[7] The restructuring era was short-lived.  Several states subsequently reversed their earlier decisions and returned to some form of vertical integration.  See Tyson Slocum, The Failure of Electricity Deregulation:  History, Status and Needed Reforms, Public Citizen’s Energy Program, March 2007, at 5; see, e.g., Ch. 933, 2007 Va. Acts of Assembly (April 4, 2007).  Restructuring was sometimes inaccurately called “deregulation,” which implied a move from highly structured cost-of-service regulation to true free markets in power supply, but it was typically more a swap of one complicated regulatory construct for another one just as vulnerable to rent-seeking.  See, e.g., Severin Borenstein and James Bushnell, The U.S. Electricity Industry after 20 Years of Restructuring, National Bureau of Economic Research, April 2015, at Abstract (“We argue that the greatest political motivation for restructuring was rent shifting, not efficiency improvements, and that this explanation is supported by observed waxing and waning of political enthusiasm for electricity reform.”); see also id. at 1.

[8] The Energy Policy Act of 2005 provided a definition of economic dispatch:  as “the operation of generation facilities to produce energy at the lowest cost to reliably serve consumers, recognizing any operational limits of generation and transmission facilities.”  Energy Policy Act of 2005 (EPAct 2005), Pub L. No. 109-58, § 1234(b), 119 Stat. 594, 960 (2005) (codified at 42 U.S.C. § 16432(b)) (emphasis added).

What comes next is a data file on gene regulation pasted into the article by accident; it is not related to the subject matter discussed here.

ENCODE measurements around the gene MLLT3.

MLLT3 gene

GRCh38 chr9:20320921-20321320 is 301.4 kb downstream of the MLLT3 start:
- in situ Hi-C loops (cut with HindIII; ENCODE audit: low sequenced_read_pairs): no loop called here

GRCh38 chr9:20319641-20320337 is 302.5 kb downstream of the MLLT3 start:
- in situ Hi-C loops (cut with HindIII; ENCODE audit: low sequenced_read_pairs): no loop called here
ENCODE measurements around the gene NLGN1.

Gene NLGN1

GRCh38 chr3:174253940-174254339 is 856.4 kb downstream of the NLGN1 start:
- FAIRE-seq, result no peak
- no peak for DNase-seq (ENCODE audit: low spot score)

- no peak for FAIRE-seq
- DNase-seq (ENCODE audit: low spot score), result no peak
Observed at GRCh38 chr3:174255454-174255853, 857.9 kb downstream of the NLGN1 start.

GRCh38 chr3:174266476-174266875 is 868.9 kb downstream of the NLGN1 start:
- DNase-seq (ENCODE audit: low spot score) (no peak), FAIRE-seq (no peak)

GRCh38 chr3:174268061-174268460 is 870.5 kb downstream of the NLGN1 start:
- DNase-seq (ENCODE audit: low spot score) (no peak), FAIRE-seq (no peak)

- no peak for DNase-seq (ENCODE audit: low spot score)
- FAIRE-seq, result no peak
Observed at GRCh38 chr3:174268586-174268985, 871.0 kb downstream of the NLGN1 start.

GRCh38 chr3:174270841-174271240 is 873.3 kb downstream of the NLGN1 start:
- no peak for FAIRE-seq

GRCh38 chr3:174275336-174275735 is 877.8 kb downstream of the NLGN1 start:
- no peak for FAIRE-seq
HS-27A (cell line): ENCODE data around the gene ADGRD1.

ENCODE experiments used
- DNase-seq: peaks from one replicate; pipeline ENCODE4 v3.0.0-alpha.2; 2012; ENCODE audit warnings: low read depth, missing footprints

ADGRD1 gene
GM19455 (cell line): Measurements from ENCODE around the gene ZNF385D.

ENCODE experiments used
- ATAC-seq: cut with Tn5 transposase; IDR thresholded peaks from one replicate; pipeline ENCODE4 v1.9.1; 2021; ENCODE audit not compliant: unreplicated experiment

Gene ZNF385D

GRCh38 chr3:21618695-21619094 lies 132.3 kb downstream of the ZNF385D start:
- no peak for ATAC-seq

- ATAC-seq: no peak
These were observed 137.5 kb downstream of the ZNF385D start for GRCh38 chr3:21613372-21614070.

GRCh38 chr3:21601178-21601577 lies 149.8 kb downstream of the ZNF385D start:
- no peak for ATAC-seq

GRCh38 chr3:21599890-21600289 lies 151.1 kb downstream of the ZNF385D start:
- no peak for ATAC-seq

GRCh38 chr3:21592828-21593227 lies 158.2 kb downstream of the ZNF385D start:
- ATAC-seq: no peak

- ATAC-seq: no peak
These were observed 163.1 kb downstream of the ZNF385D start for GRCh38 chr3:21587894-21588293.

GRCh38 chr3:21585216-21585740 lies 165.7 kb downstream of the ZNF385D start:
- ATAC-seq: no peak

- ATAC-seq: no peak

[9] This divergence did not happen yesterday, but has been building.  One commentator wrote ten years ago that “. . . state legislation and regulatory choices continue to push the electricity industries of the various states along vastly different paths.”  Ari Peskoe, A Challenge for Federalism:  Achieving National Goals in the Electricity Industry, 18 Mo. Envtl. L. & Pol’y Rev. 209, 211 (2011) (“Peskoe”) (emphasis added).

[10] For over half a century, PJM was a power pool.  See .

[11] See generally Peskoe at 223-24.  Any application to this Commission to establish a power pool or other similar arrangement will, of course, come with its own specific evidentiary record and will be considered individually under applicable laws at the time.

[12] Power pools were generally regulated by the Federal Power Commission, and later by FERC.  See, e.g., id.  Congress could, however, through enabling legislation, grant various regulatory powers to the requesting states which seek to participate in a power pool arrangement.  For example, Congress could include in such grant of authority an explicit power to apply a carbon tax to wholesale transactions in a power pool if such power was requested by the member states, avoiding the many questions attendant to whether RTOs/ISOs themselves have such power.  See Carbon Pricing in Organized Wholesale Electricity Markets, 175 FERC ¶ 61,036 (2021) (Christie, Comm’r concurring in part and dissenting in part at PP 12-14, 17-24 (available at

[13] For an example of such a broad grant of power to the states, Congress in the Energy Policy Act of 2005 allowed three or more contiguous states to enter into a compact, subject to the approval by Congress, to form their own regional transmission siting entities that would have siting authority for those states.  EPAct 2005, Pub L. No. 109-58, § 1221(i), 119 Stat. 594, 950 (2005) (codified at 16 U.S.C. § 824p(i)).